The 100% festival

Keith Gallasch: Interview, Darwin Festival Director Edwina Lunn

Edwina Lunn

Edwina Lunn

Edwina Lunn

I’ve attended a couple of Darwin Festivals over the years, including 2013 when Virginia Baxter and I conducted a review-writing workshop for the NT Writers’ Centre with five participants, several of whom now regularly write for RealTime. The festival is welcoming, lively and intimate, making great use of the town’s parks in the temperate evenings for all kinds of performances plus live music and food.

Director Edwina Lunn’s third and final program offers a blend of local creations that connect the Northern Territory with South-Eastern Asia and fine productions from across Australia that might not otherwise reach Darwin. Reciprocally a Darwin Festival commission, Wulamanyuwi and the Seven Pamanui, premiered at Adelaide’s Come Out 2011 and has toured widely (see Cath McKinnon’s review). I spoke by phone with Lunn after her intriguing 2014 program had been launched.

Although not a local, after five years in Darwin Lunn says she has become a Territorian, “We opened our RealTime [RT121] and said, ‘Look how much Territory there is. Fantastic!’ It was a proud moment. We’re quite proud, we Territorians.”

Calling the festival “100% Darwin” makes sense then.

It was an easy connection to make. We commit to this festival being a celebration of our time and our place in this city. Darwin as a city and certainly the Northern Territory are evolving so much. The people and the population change each year with natural attrition, a new population arriving and our growing Indigenous population, which is nearly 30% and our Asian connections. The white Australian population turns over every four years. The festival re-invents itself every year to respond to what’s happening in our city. So it’s pretty easy to say, let’s call the festival “100% Darwin.” And we’re doing a show called 100% Darwin.

It features 100 Darwinians on stage. What will they be doing?

It’s a very challenging form of theatre making by Rimini Protokoll from Germany (see RT96 for an account of 100% Vancouver and RealTimeTalk for an overview of the company’s work). They’ve done this show in many places—in Norfolk and Vienna and Athens and [in 2012] Melbourne. I knew that Rimini Protokoll staging the show in Darwin would be different from anywhere else in the world because Darwin’s population is unique.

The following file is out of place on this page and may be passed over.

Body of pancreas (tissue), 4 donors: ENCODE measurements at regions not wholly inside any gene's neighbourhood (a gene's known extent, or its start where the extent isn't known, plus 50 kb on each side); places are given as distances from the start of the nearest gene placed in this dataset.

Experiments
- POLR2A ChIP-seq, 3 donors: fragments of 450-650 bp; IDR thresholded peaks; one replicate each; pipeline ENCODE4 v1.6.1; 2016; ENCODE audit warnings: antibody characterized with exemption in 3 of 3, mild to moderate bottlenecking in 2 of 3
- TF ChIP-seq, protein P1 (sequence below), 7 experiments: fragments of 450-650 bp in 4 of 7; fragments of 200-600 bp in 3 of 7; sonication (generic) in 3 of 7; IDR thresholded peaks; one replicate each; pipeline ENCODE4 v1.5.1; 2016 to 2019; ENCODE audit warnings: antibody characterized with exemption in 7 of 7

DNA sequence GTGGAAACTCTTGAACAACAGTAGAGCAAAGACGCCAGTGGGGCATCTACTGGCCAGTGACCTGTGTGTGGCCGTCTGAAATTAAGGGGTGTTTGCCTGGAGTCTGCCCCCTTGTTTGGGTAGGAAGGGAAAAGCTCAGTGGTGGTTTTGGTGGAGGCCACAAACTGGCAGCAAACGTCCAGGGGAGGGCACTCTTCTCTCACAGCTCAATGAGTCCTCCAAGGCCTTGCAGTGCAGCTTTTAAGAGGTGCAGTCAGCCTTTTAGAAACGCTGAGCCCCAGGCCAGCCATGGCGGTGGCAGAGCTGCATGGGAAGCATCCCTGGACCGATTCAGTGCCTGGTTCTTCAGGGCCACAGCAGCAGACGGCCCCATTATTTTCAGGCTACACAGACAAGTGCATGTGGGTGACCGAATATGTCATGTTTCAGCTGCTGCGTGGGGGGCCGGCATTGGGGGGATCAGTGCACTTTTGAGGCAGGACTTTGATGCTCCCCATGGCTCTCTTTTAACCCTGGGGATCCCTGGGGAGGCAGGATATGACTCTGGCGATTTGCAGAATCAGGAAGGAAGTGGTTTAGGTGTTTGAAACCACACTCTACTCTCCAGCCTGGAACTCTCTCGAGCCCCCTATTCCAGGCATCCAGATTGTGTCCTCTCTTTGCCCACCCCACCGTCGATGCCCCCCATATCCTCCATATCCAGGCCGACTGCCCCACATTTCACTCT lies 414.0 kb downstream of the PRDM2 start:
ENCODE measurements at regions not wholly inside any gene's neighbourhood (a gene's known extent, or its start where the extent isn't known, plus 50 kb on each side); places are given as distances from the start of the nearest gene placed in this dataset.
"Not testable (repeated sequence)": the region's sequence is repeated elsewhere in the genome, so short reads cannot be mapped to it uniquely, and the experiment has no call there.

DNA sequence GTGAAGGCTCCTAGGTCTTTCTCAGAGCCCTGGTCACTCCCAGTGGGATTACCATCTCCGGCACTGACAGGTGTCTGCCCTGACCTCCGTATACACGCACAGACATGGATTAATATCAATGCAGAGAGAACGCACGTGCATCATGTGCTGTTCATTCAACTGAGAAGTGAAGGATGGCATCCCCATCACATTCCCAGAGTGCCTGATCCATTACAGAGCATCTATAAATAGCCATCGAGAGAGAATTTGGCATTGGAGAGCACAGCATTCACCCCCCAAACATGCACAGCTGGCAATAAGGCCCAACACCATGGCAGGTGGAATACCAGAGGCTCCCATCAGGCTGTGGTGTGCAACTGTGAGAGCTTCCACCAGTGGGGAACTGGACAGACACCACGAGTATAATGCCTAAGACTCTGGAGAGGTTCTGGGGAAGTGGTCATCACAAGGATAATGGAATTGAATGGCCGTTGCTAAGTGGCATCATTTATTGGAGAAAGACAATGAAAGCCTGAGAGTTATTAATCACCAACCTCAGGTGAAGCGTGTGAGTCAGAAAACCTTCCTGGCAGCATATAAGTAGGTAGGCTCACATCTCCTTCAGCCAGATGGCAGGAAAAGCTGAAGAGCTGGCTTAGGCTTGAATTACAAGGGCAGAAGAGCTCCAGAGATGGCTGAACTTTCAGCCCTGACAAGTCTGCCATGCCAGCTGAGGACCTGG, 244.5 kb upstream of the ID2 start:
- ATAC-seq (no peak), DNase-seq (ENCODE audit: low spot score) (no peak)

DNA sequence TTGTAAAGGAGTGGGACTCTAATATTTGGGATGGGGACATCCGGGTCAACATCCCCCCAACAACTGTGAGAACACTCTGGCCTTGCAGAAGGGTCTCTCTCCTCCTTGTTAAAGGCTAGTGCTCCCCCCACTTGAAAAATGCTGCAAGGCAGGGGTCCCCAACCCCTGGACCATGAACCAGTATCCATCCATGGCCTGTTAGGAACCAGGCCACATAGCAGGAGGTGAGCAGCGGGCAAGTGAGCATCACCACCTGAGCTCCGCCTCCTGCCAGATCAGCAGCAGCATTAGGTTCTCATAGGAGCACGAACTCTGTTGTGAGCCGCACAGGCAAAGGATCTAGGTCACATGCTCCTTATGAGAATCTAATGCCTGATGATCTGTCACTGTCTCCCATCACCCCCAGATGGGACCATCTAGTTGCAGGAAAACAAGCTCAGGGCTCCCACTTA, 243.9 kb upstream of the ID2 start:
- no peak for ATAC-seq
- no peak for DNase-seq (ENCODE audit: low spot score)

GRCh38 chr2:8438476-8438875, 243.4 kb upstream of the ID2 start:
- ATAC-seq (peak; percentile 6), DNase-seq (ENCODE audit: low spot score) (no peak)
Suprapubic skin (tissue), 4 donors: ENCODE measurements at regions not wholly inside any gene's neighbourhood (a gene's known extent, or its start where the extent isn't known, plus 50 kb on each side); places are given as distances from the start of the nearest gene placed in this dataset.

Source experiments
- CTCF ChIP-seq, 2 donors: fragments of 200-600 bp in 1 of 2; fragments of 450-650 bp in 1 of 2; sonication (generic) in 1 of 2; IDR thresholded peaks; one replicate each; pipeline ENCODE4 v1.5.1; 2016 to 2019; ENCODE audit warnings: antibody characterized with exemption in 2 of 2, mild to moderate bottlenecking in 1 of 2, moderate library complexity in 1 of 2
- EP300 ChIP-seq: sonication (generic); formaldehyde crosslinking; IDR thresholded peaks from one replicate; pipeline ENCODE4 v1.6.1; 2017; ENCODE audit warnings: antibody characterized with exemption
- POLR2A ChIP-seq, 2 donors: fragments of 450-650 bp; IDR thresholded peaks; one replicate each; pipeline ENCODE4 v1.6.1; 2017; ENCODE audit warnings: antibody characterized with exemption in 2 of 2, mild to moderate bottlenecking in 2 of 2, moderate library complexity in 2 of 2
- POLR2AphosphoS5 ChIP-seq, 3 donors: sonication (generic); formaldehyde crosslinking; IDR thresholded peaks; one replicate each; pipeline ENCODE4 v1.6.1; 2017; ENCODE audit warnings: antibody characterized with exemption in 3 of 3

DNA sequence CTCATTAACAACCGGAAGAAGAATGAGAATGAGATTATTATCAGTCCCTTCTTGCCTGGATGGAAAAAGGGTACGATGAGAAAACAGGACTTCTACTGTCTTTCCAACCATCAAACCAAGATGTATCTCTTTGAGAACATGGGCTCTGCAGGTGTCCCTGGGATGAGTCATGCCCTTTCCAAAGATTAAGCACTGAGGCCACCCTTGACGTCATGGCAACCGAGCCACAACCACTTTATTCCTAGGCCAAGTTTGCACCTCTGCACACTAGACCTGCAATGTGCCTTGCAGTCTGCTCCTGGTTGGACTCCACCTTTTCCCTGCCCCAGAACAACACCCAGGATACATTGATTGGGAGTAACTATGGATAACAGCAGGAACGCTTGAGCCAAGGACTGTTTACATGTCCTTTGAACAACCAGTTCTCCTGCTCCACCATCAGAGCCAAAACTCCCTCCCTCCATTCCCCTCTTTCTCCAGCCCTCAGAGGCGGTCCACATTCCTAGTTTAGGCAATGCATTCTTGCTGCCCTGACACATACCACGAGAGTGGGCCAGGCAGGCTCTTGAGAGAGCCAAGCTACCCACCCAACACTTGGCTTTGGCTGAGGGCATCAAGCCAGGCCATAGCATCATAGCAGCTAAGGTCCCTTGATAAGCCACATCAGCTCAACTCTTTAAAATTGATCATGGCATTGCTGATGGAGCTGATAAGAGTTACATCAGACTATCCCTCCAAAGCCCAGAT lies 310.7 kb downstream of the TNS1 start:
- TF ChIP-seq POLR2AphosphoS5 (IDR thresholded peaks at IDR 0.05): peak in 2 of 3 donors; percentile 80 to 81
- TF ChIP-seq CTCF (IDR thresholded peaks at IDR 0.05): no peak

The show is based on Australian Bureau of Statistics data. The idea is that every single person on stage of those 100 people represents 1% of the population, based on a set of selection criteria, which all come from the ABS. We had to work with the Rimini’s to decide what criteria would be prioritised. Not just asking “Were you born in Australia?” we wanted to delve a little deeper and also to find the compositions of families. The show itself then will ask these 100 people on stage to tell us about their lifestyles, how and why they live in Darwin and what their opinions are on the big issues in Darwin, the Territory, the region and nationally. We imagine that Territorians will have a very different response to many of those questions from other Australians. Even the answer to a simple question such as “Do you consider yourself to be a Territorian?” will be really interesting since most people on stage will probably have lived here for less than five years.

But it doesn’t take much to decide that you are a Territorian. I reckon after I was here for two years people started to call me a local. I think it’s hard not to be. When you live in a place that is a capital city but is extraordinarily remote, you have to engage with what is happening here in terms of culture and lifestyle and that means you can’t not be part of the beating heart of what’s happening.”

Including adapting to the climate.